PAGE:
As a graduate of NYU’s prestigious Tisch School of the Arts, she received an MFA in Acting, in addition to a BFA in Theatre from the University of Evansville.
Through her versatile training, she moves through the creative community doing improv shows, variety shows, and local theatre. Dionne has focused the majority of her career on telling stories and singing songs to live audiences and through her podcast, “The Way I Am… Now.”
Williams opened up about what attendees can expect to see during her upcoming showcases in Houston, Atlanta, and Los Angeles.
What does it feel like to be on the stage?
It feels good. I thrive in what I do. It feels really good. It feels really powerful to be able to engage an audience for that amount of time, and they get it. They’re listening, they’re laughing, and they’re enjoying it. I do enjoy [it] at the end when people say to me, “How do you have the energy to do all that?” When you’re on stage and you love being on stage, you can be exhausted before you hit the stage, but once you get on it, there’s the adrenaline energy from the people and the joy of music and stories. It’s exciting, and I love it.
How did you develop the current work that you’re bringing to Atlanta and the world?
I started developing this during the pandemic. When we were shut down longer than two weeks[,] I was like, “I think when a lot of artists come out of this pandemic, they will need work. I need to have work available. I need to be ready.” I started writing, journaling, [and] thinking about all the challenges that my family, the world, and I were having. When I came out of the pandemic, I had all of these ideas, but it was a dark time. I met with my musical director, whose name is Keith Harrison Dworkin, and I was like, “We need to tell these stories, but how can we tell all of this and have people singing, dancing, snapping their fingers, and having a good time?” That was the challenge. That’s what the show is[;] it is a discussion about everything that we’ve gone through. It’s about a lot of the things that I’ve gone through that haven’t been so easy, but I keep everything positive. The music helps you to stay positive and stay joyful because the show is all about joy. That’s been my goal, and then going back to when I started 10 years ago, I started doing this and I was challenged to only do positive one-person shows. I accepted that challenge. That’s what I’ve been doing for 10 years. The last time I came to Atlanta, it was a positive show about moving through grief and how you move out and celebrate life and family. This one is about celebrating life, and friends and examining what a good time is. How we walk through these challenging times, positively, particularly for Black people.
What is one takeaway you want the audience to receive?
[…] I believe that they’re going to leave deciding that they’ll live each day, step by step, which is a song I sing, that addresses your challenges step by step. You can’t overcome anything by going all the way there[,] but you can overcome it moment to moment, step by step, and thoughtfully. I think that’s what people will leave with; they will leave with a thoughtful exploration of their life. They will say, “Oh, this might seem big, but if I tackle it a little bit at a time, I can get there.” That’s what I love about doing it. I think that’s what they leave with. That’s how I’ve been teaching myself as I’ve been doing them. I’ve learned a lot of patience.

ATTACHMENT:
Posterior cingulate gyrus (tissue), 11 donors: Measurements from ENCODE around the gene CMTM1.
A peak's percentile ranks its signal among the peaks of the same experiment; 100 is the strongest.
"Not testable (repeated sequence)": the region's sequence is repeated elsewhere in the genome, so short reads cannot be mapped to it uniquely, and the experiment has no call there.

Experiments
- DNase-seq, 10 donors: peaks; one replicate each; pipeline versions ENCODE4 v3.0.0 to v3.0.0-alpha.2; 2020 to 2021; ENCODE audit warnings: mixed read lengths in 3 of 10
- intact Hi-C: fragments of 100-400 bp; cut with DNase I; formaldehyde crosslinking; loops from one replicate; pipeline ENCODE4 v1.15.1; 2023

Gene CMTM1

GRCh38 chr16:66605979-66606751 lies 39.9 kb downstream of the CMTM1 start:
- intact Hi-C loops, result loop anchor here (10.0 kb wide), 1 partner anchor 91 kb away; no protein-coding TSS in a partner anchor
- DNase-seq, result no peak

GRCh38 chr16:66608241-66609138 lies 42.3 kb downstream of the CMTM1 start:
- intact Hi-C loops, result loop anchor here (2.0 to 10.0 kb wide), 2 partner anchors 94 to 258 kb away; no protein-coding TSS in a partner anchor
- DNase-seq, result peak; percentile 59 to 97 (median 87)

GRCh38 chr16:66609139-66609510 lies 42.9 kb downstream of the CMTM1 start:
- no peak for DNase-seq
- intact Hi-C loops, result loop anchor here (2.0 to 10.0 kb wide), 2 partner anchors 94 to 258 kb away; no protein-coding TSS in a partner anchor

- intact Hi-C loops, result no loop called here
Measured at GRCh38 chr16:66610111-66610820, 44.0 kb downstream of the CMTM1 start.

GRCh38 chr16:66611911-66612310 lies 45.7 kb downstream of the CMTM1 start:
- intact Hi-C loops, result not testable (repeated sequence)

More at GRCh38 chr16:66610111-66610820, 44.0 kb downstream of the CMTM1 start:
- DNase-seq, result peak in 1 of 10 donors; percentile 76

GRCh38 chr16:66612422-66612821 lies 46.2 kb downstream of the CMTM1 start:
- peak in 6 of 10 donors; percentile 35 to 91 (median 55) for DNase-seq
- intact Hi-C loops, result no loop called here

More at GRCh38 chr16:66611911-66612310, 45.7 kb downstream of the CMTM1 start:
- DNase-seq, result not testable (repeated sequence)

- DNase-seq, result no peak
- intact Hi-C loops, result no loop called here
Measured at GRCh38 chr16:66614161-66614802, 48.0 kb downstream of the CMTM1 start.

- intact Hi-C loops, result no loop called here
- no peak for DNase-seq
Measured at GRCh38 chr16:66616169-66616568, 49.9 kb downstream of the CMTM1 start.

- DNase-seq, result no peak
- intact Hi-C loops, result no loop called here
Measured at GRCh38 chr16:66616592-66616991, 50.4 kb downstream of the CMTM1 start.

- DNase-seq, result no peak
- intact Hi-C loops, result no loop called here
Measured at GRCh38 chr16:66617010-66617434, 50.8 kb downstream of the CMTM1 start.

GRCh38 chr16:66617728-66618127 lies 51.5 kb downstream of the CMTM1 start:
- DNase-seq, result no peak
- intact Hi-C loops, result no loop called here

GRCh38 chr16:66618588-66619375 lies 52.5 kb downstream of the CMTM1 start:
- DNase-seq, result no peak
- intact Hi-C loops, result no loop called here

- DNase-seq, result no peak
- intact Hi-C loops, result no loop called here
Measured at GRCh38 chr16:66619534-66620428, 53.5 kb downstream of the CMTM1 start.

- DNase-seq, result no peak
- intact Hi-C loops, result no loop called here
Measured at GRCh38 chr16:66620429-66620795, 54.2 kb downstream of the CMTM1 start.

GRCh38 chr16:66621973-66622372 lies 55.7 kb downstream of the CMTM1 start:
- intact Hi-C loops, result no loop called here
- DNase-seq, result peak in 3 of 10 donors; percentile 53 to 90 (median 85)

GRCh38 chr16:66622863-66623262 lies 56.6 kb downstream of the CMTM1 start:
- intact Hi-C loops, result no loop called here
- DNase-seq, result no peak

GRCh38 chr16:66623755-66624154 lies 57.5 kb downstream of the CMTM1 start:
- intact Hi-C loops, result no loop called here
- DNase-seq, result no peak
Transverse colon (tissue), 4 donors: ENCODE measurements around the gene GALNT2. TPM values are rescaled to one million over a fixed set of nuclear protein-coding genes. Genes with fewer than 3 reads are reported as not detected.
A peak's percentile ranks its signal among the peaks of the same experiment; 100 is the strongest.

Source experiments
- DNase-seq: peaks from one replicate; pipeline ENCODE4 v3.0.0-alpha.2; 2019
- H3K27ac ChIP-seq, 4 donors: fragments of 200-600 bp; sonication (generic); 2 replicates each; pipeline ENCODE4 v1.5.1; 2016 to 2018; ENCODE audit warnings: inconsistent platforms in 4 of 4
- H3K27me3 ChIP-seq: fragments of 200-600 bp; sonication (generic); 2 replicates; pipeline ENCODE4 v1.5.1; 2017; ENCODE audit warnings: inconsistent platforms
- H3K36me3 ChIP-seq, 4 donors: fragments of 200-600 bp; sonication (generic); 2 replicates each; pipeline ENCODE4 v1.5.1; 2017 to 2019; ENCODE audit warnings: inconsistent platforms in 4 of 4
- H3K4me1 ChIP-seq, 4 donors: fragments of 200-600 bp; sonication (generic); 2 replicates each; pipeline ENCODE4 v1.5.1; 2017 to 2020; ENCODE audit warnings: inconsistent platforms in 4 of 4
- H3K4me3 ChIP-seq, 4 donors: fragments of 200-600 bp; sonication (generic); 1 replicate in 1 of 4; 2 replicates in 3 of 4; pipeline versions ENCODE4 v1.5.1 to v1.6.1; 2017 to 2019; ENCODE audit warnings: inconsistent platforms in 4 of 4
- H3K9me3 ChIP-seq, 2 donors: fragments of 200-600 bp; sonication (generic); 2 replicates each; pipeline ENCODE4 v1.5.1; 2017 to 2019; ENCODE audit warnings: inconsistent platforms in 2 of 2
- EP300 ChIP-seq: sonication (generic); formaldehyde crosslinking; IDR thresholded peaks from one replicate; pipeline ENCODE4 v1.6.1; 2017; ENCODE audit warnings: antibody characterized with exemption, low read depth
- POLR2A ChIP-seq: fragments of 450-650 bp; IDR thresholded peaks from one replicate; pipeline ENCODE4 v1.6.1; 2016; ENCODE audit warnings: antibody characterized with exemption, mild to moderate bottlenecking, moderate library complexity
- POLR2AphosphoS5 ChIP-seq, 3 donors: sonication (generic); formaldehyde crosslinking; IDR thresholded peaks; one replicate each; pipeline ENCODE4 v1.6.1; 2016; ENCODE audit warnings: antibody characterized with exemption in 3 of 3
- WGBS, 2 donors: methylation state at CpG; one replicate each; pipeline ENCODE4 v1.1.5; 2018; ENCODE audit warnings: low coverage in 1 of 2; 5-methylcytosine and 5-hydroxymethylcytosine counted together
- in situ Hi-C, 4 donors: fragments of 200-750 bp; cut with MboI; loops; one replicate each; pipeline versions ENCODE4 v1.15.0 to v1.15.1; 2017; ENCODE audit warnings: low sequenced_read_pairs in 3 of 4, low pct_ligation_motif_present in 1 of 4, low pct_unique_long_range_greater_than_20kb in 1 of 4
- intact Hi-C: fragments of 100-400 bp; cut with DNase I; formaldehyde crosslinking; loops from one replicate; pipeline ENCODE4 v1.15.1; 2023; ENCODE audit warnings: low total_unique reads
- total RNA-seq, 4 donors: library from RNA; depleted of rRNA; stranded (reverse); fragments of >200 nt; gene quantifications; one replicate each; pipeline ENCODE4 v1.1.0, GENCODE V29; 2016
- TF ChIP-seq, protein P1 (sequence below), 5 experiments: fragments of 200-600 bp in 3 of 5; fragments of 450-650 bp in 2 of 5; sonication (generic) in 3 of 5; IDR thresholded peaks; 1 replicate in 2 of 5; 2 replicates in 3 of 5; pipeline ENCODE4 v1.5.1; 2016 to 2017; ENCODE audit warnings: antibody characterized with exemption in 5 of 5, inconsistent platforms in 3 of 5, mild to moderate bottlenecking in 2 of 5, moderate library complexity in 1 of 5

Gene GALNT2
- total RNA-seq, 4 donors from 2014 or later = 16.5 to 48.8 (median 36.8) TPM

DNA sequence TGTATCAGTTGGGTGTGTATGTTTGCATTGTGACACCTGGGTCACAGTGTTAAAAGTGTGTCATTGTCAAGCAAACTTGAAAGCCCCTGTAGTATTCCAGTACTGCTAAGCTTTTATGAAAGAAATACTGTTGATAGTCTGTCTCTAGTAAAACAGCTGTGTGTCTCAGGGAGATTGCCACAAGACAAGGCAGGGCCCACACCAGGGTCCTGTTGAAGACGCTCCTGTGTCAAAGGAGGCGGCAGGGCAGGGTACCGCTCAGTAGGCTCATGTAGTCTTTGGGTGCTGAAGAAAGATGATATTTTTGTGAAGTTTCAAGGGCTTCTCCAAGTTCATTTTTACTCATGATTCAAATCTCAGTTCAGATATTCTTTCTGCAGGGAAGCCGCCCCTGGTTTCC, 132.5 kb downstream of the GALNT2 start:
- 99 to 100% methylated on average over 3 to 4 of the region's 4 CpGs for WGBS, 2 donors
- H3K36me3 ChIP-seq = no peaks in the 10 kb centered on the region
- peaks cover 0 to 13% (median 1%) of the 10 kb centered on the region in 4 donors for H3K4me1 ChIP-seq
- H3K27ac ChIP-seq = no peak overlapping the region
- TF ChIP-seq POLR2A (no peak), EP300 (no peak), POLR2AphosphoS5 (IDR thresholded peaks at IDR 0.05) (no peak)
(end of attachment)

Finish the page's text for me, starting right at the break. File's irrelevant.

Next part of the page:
What did you learn about yourself during the pandemic?
[…] We learned that we could do it. It took some therapy, we took a lot of walks, we did a lot of hiking, and we were outside a lot. We decided we weren’t going to be defeated by it.
What healing properties does singing give you while on stage?
[…] That’s what I bring to the stage. Honesty, authenticity, and sharing the gift that I received from God, and my family.
How do you prepare to be on stage?
[…] Then I do a lot of work to take care of my voice with tonics, vocal sprays, and humidifiers at night. It’s a practice.
What is your advice to Black girls looking up to you and why should they come watch?
[…] I feel like I have found this niche and I do it well, and I love it. I hope that people come and say, “Oh, she did that, so this thing that I thought I couldn’t do, I actually can do.”
If you were giving a speech at Spelman College, Clark Atlanta University, Howard University, or Hampton University, what are three things you want the students to know?
[…] Keep at it, because when you get there, it is a glorious moment. It is a moment of competence that you have arrived at something that you have earned and you are truly knowledgeable in. Something that you can share freely without anxiety, without second guessing yourself, and walk into rooms knowing, “I got this[,] girl.”
How do you promote the power of focus when there are so many distractions?
[…] You have to be present for what you’re doing. If I’m talking to you, I can’t pick up my phone and start texting. That’s two different conversations. I have to be present here with you.
When you think of meditating, how have you grown in your journey?
[…] I started meditating 19 years ago and it changed my life. I started meditating again because of my husband. I saw the benefit of my partner, and I wanted that. When you meet those people who meditate and pray; they just have something about them. I want to be around those people and I want what they have, but there